This week in marketing was rife with smartphone-related features from Twitter filters to Google Maps on the iPhone to Google’s new confirmed clicks feature to defeat fat finger ad clicks.
But to me it was Yahoo’s new cost-per-lead format in organic search results and Delivery Agent’s $5 million round of funding from Samsung Ventures that raised eyebrows.
This is … Marketing Biz.
At Yahoo!, we want to see our advertisers build the relationships of their dreams, so we’re introducing a new ad format that makes it easier than ever to capture attention and leads via organic search results.
Cost-Per-Lead (CPL) for Search Ads lets you add a contact form to your listings—increasing searcher engagement and encouraging users to provide valuable information, like demographics, email addresses, and even their “digits.” And the best part is, you pay only when users complete your form.
The emphasis here is mine and it’s the reason why my jaw is still on the floor. Many in the search industry were sad to see Yahoo’s Paid Inclusion product go but the ethos of putting ads in organic search still seems to live on at Yahoo. It makes me wonder what Marissa Mayer is thinking about the future of Yahoo search.
Starting today, you’ll be able to edit and refine your photos, right from Twitter. The latest versions of Twitter for iPhone and Twitter for Android introduce a few new ways to enhance the images you tweet. We’re grateful to our partner, Aviary, for powering our filters and effects.
Photos and images are like the milk of the Internet. Twitter clearly wants more control over this raft of rich content. I can’t blame them and do think Twitter is in the catbird’s seat. That said, they’re racking up an impressive list of ‘enemies’ including LinkedIn, Tumblr and Instagram.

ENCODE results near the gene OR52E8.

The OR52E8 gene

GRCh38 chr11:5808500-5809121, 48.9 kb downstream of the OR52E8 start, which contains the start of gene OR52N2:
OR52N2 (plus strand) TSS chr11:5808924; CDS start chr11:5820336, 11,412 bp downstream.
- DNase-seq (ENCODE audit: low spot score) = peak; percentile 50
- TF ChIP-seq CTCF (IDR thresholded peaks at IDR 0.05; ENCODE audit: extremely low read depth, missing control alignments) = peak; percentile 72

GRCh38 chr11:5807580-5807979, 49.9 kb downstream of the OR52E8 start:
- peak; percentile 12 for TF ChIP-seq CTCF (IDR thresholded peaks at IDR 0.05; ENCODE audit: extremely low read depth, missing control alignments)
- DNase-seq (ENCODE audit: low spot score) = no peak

At the heart of this app is our constantly improving map of the world that includes detailed information for more than 80 million businesses and points of interest. Preview where you want to go with Street View and see inside places with Business Photos to decide on a table or see if it’s better at the bar. To get you there, you’ve got voice-guided, turn-by-turn navigation, live traffic conditions to avoid the jams and if you want to use public transportation, find information for more than one million public transit stops.
It took a bit longer than many expected but Google Maps has re-arrived on the iPhone. It’ll be interesting to see how many switch or whether inertia keeps people on Apple Maps despite some of the well-publicized problems.
San Francisco-based startup Koozoo wants to help its users answers questions like ‘how big is the lineup at my favorite restaurant?’ or ‘how crowded is the beach?’ by crowdsourcing live video feeds of the world’s public places.
I still think we’re a bit away from video being the dominant medium online but I see a lot of promise in this concept. I see opportunities from a business perspective. Creep factor aside, imagine knowing when the lines were short at the Post Office or at certain rides at Disney Land!
Canopy’s overall aim is to take the customer-modeling tools that large enterprises often build for themselves and offer a self-serve version that’s affordable for slightly smaller companies. Canopy takes existing customer data (such as emails, voicemails, and call-center recordings), then applies a statistical model to help businesses prioritize their most valuable customers or customize their marketing toward different segments. In an early campaign, the company reports that it increased sales conversions by 200 percent.